Read more of the Q & A.

--Marshal Zeringue

Tuesday, January 27, 2009

Keith Lee Morris

Keith Lee Morris is an associate professor of English and creative writing at Clemson University. His short stories have been published in A Public Space, Southern Review, Ninth Letter, StoryQuarterly, New England Review, The Sun, and the Georgia Review, among other publications. The University of Nevada published his first two books: The Greyhound Gods (2003) and The Best Seats in the House (2004).

His latest novel is The Dart League King.

From his Q & A with Willamette Week:

What are your favorite themes to write about?

Love-hate relationships with small towns; the enduring qualities of friendship; parents’ fears for their children; early failures in life; and the possibility of redemption.

The most beautiful word in the English language is:

“And”—or at least it’s the most handy, which makes it the most beautiful to me.

What authors made you want to pick up a pen in the first place and why? Or name an inspiring, amazing piece of work.

I always say As I Lay Dying, but I’m tired of saying As I Lay Dying, so I’m going to say War and Peace. Or maybe Crime and Punishment. Something big and Russian.
Read the complete Q & A.

The Page 69 Test: The Dart League King.

--Marshal Zeringue

Monday, January 26, 2009

David Francis

Curled Up with a Good Book contributing editor Michael Leonard interviewed David Francis about his new novel, Stray Dog Winter.

Their opening exchange:

Interviewer Michael Leonard: Stray Dog Winter is an unusual mix, tying in elements of the espionage thriller with one man’s journey toward self-discovery. What were the circumstances that led you to write such a dark, complex, and multi-dimensional novel?

David Francis: Back in Australia, I had an Aunt Ruth with whom no one in my family dared speak. Apparently she'd slept with various American soldiers under the cypress hedge when they'd visited the farm during the war. Aunt Ruth ended up in Kenya but returned to Australia in the late sixties. I saw her only once - she lay on a chaise and ordered me: “Boy, get me a gin and tonic.” I was six. My mother's umbrage was obvious but my father seemed secretly fascinated by his glamorous drinking sister-in-law. Decades later, having finished The Great Inland Sea, my first novel, I was in Paris on a fellowship from the Australian Literature Fund. There in my studio, I had a dream that my father had an affair with Aunt Ruth and that together they had a daughter.

The next morning I began writing long-hand about this boy called Darcy who lives outside Melbourne, Australia. An aunt he’s only seen in photos arrives from America with a young girl named Fin, his half-sister. The girl is dumped with Darcy's family unannounced. Scenes of these two children began to emerge, of them together and then separated when Fin gets sent off to boarding school. Re-united at university, they rekindle their unusual consanguinity, an interest in strange art and radical politics, and each other.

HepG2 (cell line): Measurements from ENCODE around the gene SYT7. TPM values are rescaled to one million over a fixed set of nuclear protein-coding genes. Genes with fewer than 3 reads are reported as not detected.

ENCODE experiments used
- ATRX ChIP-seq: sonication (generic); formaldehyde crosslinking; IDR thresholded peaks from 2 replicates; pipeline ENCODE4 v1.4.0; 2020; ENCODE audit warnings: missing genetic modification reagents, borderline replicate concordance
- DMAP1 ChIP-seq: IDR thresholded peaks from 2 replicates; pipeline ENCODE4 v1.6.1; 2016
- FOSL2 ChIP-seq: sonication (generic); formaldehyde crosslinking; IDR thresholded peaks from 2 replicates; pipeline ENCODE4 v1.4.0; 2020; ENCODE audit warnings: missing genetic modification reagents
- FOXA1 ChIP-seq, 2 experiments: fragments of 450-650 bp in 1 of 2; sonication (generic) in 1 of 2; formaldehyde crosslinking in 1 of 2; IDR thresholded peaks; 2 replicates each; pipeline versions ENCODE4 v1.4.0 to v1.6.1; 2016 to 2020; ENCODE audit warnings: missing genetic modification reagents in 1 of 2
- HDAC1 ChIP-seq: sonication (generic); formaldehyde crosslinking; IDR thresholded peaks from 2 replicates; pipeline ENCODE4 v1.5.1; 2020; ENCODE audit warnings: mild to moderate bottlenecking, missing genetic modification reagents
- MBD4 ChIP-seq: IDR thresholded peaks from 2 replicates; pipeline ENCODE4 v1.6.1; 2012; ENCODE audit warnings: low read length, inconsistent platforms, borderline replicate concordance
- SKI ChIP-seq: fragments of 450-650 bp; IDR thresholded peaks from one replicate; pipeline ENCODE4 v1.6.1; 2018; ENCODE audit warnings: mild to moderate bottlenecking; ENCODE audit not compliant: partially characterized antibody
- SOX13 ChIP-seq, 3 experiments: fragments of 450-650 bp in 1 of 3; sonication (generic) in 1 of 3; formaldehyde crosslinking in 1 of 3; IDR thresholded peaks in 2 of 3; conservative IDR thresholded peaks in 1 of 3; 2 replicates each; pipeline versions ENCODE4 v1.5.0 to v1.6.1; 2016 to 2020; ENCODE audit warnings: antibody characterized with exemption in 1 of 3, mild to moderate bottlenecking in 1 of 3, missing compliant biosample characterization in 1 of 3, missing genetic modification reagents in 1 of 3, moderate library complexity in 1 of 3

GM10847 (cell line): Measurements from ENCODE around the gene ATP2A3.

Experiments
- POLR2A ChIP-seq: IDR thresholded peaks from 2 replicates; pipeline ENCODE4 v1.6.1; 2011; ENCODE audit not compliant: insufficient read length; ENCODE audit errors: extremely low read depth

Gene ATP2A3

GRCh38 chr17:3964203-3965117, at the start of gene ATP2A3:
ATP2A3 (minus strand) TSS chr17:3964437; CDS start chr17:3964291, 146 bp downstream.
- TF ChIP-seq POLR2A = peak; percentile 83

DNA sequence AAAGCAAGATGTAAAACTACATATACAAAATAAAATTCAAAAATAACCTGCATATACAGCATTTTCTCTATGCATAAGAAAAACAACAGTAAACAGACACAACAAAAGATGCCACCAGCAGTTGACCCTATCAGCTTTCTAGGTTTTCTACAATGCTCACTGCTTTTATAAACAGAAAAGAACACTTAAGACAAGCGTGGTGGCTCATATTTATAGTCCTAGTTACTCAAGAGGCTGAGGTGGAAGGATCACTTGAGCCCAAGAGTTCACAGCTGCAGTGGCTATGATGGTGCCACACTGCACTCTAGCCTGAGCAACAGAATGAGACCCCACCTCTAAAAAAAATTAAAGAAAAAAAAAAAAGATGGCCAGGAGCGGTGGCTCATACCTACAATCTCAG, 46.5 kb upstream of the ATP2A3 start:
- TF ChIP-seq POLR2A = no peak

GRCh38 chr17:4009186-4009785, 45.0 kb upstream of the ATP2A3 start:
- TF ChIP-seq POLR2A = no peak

Then, unexpectedly, Fin receives a fellowship to paint the industrial landscapes of Soviet Moscow. I imagined Darcy traveling from Prague on a train to join her there (a trip I made in the early '80's), and the story of these characters in an alien winter unfolded, each chapter building on the last until their lust and proclivities revealed them in startling predicaments. I realized I had a suspense novel on my hands, emerging organically and unexpectedly, venturing where I'd never have dreamed of had I been a writer who structures a novel consciously. Stray Dog Winter became the story of what could have become of me had things gone differently when I found myself in Moscow, but I was luckier than Darcy Bright and my half-sister wasn't Fin.
Read the complete Q & A.

Visit the Stray Dog Winter website.

The Page 69 Test: Stray Dog Winter.

--Marshal Zeringue

Sunday, January 25, 2009

Bob Smiley

From Geoff Shackelford's interview with Bob Smiley about the latter's recent book, Follow The Roar: Tailing Tiger for All 604 Holes of His Most Spectacular Season:

GEOFF: The idea for Follow The Roar really started with an email from an reader?

BOB: It really did. During the 2nd round of last year's Target (now Chevron) World Challenge, I decided to dive into Tiger's mob for the day and write about the experience. I'd seen Tiger play at Riviera a couple times, but never from start to finish. I stuck with him from the second he stepped out of his beige Buick Enclave until he signed his card for a tournament-record 62. The piece triggered a wave of response from golf fans who had braved crowds to see Tiger and loved reliving the experience or those who had never seen him in person and wished they'd been there. Buried in the emails was a woman who asked me whether I would be following Tiger the whole year. It was a ridiculous idea. Until I realized it was a brilliant idea.

GEOFF: And when did the book deal come into play?

BOB: Twenty-four hours before Tiger began his season. I was up early and starting to pack for the trip to the Buick Invitational in January when the news came through that HarperCollins had made an offer on my book proposal to help me do this. I would have gone to San Diego with or without a deal and chronicled the tournament. But the following week Tiger would be in Dubai, and that would have been a little tough without some outside help.
Read the complete Q & A.

Visit Bob Smiley's Fore Right blog.

The Page 99 Test: Follow the Roar.

--Marshal Zeringue

Saturday, January 24, 2009

Kit Reed

Kit Reed's many books include the soon-to-be-released Enclave.

From her November 2008 interview with SF Signal: